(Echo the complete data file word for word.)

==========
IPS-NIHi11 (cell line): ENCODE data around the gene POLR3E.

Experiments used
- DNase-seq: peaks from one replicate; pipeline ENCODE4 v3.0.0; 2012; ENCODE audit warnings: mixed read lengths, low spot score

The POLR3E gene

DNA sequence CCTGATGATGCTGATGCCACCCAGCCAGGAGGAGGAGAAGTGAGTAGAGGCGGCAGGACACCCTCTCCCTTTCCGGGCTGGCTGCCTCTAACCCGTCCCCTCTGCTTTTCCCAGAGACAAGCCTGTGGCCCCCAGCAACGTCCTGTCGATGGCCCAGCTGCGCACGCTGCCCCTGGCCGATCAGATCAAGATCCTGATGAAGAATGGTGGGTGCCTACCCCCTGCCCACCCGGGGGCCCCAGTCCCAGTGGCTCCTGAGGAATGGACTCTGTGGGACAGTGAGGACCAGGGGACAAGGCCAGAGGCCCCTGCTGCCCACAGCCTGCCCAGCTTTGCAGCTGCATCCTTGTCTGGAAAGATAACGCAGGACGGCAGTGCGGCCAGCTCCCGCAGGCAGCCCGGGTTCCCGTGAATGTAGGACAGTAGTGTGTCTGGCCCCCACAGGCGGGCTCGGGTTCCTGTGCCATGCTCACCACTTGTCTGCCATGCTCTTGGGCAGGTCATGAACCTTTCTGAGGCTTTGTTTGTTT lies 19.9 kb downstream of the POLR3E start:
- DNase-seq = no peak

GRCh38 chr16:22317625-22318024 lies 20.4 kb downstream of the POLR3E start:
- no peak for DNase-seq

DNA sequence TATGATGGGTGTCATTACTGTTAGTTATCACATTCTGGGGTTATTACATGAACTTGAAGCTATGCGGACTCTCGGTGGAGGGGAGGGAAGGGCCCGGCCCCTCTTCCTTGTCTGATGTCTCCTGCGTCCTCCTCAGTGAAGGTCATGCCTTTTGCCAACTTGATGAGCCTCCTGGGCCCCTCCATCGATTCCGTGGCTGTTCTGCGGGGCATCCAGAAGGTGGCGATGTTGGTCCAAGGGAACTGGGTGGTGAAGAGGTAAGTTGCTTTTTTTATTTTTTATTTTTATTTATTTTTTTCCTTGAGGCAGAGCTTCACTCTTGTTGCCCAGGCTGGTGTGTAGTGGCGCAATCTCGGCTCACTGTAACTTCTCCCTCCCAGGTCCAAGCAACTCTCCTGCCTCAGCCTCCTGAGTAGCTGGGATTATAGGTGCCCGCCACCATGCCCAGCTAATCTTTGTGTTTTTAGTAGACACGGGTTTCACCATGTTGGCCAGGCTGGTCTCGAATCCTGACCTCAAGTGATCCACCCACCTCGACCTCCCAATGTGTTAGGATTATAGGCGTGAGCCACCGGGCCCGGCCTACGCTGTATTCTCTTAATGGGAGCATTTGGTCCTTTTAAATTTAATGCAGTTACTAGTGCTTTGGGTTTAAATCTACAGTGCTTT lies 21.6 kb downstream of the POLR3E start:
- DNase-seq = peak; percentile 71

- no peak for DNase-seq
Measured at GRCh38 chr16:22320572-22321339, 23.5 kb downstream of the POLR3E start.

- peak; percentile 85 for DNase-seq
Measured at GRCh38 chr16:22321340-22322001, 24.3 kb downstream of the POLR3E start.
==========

IPS-NIHi11 (cell line): ENCODE data around the gene POLR3E.

Experiments used
- DNase-seq: peaks from one replicate; pipeline ENCODE4 v3.0.0; 2012; ENCODE audit warnings: mixed read lengths, low spot score

The POLR3E gene

DNA sequence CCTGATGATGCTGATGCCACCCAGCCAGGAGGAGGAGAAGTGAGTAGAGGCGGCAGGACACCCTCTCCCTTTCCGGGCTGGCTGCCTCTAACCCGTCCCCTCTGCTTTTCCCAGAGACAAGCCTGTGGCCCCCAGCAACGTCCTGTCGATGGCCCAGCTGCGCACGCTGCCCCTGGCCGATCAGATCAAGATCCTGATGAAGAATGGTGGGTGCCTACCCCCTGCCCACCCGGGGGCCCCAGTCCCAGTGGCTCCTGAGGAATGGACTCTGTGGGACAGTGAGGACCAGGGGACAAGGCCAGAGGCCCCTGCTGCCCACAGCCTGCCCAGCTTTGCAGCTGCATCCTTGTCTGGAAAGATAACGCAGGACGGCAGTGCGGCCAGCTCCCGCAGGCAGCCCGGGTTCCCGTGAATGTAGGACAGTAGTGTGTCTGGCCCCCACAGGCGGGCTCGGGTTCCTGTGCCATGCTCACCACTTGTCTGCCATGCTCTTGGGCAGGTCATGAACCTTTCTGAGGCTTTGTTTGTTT lies 19.9 kb downstream of the POLR3E start:
- DNase-seq = no peak

GRCh38 chr16:22317625-22318024 lies 20.4 kb downstream of the POLR3E start:
- no peak for DNase-seq

DNA sequence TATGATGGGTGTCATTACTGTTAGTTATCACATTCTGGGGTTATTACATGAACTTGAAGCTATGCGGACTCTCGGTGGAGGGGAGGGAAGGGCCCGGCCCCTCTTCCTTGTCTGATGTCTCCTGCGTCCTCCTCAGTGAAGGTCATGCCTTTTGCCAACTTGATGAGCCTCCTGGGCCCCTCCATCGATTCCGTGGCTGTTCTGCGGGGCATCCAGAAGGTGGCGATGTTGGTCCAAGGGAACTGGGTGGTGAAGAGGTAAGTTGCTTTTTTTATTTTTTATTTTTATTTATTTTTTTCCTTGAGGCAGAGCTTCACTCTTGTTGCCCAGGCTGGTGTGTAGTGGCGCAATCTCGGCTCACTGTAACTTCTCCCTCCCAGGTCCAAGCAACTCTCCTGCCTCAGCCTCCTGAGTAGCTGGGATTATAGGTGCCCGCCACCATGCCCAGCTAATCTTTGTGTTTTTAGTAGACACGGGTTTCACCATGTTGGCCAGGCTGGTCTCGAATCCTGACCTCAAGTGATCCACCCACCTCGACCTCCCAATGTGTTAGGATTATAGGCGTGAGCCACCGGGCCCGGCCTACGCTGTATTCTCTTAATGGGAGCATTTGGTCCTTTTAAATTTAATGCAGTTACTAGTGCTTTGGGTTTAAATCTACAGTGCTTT lies 21.6 kb downstream of the POLR3E start:
- DNase-seq = peak; percentile 71

- no peak for DNase-seq
Measured at GRCh38 chr16:22320572-22321339, 23.5 kb downstream of the POLR3E start.

- peak; percentile 85 for DNase-seq
Measured at GRCh38 chr16:22321340-22322001, 24.3 kb downstream of the POLR3E start.